Subsequent history

Exedra in the Cortile della Pigna

Shortly after, the court was home to the papal menagerie. It was on the lower part of the courtyard that Pope Leo X would parade his prized elephant Hanno for adoring crowds to see. Because of the pachyderm's glorious history he was buried in the Cortile del Belvedere.[4]

This 1st-century Roman bronze Pigna (pinecone) in front of the exhedra, gives the name Cortile della Pigna to the highest terrace; it was an ancient fountain.

The court was incomplete when Bramante died in 1514. It was finished by Pirro Ligorio for Pius IV in 1562–65. To the great open-headed exedra at the end of the uppermost terrace, Ligorio added a third story, enclosing the central space with a vast half-dome to form the largest niche that had been erected since antiquity— the nicchione ("great niche") visible today from several elevated outlooks around Rome. He completed his structure with an uppermost loggia that repeated the hemicycle of the niche and took its cue from scholarly reconstructions of the ancient sanctuary dedicated to Fortuna Primigenia at Praeneste, south of Rome.

The lowest, and largest level of the court was not planted. It was cobbled and paved with a saltire of stones laid corner to corner and had semi-permanent bleachers set against the Vatican walls to serve for outdoor entertainments, pageants and carousels such as the festive early-17th-century joust depicted in a painting in Museo di Roma, Palazzo Braschi. The upper two levels were laid out with of patterned parterres that the Italians referred to as compartimenti, set in wide graveled walkways. The four sections (now grassed) of the upper courtyard have the same pattern that appears in 16th-century engravings.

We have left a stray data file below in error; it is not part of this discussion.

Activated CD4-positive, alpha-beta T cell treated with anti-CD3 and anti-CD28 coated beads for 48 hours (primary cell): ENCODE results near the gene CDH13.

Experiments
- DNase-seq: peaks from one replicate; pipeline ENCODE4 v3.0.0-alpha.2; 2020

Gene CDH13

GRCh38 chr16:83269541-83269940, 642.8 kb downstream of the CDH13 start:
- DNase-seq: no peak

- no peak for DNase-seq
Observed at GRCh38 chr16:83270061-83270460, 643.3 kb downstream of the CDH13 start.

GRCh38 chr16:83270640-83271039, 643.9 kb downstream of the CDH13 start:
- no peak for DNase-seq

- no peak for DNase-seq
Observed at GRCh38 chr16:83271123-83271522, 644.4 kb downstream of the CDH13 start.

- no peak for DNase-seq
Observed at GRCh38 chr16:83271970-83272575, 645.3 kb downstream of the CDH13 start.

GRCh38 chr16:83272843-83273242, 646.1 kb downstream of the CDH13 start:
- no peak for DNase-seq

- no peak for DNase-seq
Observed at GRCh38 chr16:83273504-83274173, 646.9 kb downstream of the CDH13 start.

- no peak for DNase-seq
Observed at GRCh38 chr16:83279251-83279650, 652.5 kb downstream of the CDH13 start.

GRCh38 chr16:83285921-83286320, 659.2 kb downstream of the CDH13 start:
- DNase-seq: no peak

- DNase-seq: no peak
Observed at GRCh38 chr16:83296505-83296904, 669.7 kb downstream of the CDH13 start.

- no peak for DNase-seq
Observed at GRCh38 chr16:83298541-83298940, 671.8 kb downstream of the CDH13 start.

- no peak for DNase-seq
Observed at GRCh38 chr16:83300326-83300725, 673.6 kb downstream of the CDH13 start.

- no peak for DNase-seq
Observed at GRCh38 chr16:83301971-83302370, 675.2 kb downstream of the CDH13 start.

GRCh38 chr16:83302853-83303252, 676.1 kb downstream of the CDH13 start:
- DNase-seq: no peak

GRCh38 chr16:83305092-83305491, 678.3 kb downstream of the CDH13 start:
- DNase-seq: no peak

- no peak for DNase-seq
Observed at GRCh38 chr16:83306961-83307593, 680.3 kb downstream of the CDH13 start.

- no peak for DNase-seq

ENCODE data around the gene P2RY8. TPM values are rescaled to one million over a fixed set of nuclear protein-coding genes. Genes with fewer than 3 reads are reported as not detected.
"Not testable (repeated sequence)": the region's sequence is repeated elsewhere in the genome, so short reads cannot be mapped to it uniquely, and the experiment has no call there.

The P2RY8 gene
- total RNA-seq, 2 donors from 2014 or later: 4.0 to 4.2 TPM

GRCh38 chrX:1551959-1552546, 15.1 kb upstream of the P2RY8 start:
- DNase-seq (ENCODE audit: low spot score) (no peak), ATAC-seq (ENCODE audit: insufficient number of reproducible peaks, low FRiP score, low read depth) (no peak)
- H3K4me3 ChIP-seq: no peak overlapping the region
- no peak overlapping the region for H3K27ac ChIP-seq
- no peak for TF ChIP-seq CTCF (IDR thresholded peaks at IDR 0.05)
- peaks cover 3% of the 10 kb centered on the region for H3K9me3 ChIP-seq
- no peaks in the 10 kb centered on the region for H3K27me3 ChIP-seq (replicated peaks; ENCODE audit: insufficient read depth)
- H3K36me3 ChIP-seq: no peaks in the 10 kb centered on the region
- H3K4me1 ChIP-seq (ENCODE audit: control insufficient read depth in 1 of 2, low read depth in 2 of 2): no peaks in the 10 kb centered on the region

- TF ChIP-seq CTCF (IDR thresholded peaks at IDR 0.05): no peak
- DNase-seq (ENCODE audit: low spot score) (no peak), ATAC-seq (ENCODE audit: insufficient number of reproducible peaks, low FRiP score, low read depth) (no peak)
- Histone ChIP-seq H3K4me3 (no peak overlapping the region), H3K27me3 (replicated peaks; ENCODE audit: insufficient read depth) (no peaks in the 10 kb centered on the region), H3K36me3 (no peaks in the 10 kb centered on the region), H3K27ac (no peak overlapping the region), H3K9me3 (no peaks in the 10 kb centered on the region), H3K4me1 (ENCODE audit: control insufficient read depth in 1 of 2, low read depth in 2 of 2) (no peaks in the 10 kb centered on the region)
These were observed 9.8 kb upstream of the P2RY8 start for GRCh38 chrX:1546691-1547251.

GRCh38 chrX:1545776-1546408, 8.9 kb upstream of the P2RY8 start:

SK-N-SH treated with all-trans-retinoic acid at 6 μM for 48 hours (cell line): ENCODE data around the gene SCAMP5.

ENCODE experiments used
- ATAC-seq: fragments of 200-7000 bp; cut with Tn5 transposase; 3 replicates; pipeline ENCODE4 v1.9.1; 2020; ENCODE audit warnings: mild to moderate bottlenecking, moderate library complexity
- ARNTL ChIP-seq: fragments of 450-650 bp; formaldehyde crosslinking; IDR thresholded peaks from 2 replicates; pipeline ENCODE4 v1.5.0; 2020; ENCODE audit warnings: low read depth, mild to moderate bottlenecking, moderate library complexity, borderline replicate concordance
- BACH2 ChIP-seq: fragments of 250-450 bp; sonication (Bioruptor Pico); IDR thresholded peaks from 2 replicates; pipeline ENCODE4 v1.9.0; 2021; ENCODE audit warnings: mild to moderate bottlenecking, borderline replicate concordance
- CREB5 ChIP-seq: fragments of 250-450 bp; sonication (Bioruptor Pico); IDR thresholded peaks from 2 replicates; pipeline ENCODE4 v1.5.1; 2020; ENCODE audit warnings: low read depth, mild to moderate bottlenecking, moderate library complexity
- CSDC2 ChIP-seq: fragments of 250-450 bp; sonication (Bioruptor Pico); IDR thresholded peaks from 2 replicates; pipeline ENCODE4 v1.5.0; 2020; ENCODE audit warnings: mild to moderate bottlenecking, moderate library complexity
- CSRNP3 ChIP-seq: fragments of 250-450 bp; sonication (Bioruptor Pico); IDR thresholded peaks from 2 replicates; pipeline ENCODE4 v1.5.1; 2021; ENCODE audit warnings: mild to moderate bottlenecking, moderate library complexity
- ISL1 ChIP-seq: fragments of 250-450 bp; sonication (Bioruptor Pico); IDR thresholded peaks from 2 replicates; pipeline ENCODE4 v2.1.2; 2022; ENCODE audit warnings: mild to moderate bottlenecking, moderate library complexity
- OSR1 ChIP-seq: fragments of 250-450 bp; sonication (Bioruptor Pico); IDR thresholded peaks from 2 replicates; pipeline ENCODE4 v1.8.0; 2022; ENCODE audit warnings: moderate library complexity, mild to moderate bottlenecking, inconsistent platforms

Sixtus V spoiled the unity of the Cortile (1585–90) by erecting a wing of the Vatican Library, which occupies the former middle terrace and bisects the space. James Ackerman has suggested that the move was a conscious one, designed to screen the secular, even pagan nature of the Cortile and the collection of sculptures that Pope Adrian VI had referred to as "idols". Today the lowest terrace is still called the Cortile del Belvedere, but the separated upper terrace is called the Cortile della Pigna after the Pigna, a large bronze pinecone, mounted in the niccione, likely to have been the finial of Hadrian's tomb or, as supposed in the Middle Ages, to mark the turning point for chariots in the hippodrome where many Christians were martyred.[5]

In 1990, a sculpture of two concentric spheres by Arnaldo Pomodoro was placed in the middle of the upper courtyard.[6]

See also


  1. ^ Ackermann, James S. (1951). "The Belvedere as a Classical Villa". Journal of the Warburg and Courtauld Institutes. 14 (1/2). 70–71. doi:10.2307/750353. JSTOR 750353. Retrieved 2014-01-24.
  2. ^ The middle terrace was obliterated by the cross wing of Sixtus V in 1589.
  3. ^ This view exaggerated in the engraving (illustration, above right) made to commemorate the festive carousel celebrating the marriage of one of Pius IV's nephews in 1565. The illustration reverses the drawing it was made from: the court where the sculptures were displayed appears in the engraving at upper left instead of upper right.
  4. ^ Bedini, Silvio (2000). The Pope's Elephant. Penguin Books. pp. 143–144. ISBN 978-0140288629. Retrieved 2014-01-24.
  5. ^ Kenneth Clark, Civilization, Harper & Row, 1969. p. 117.
  6. ^ "Vatican Courtyards". Vatican City State. Retrieved 2014-01-24.


Further reading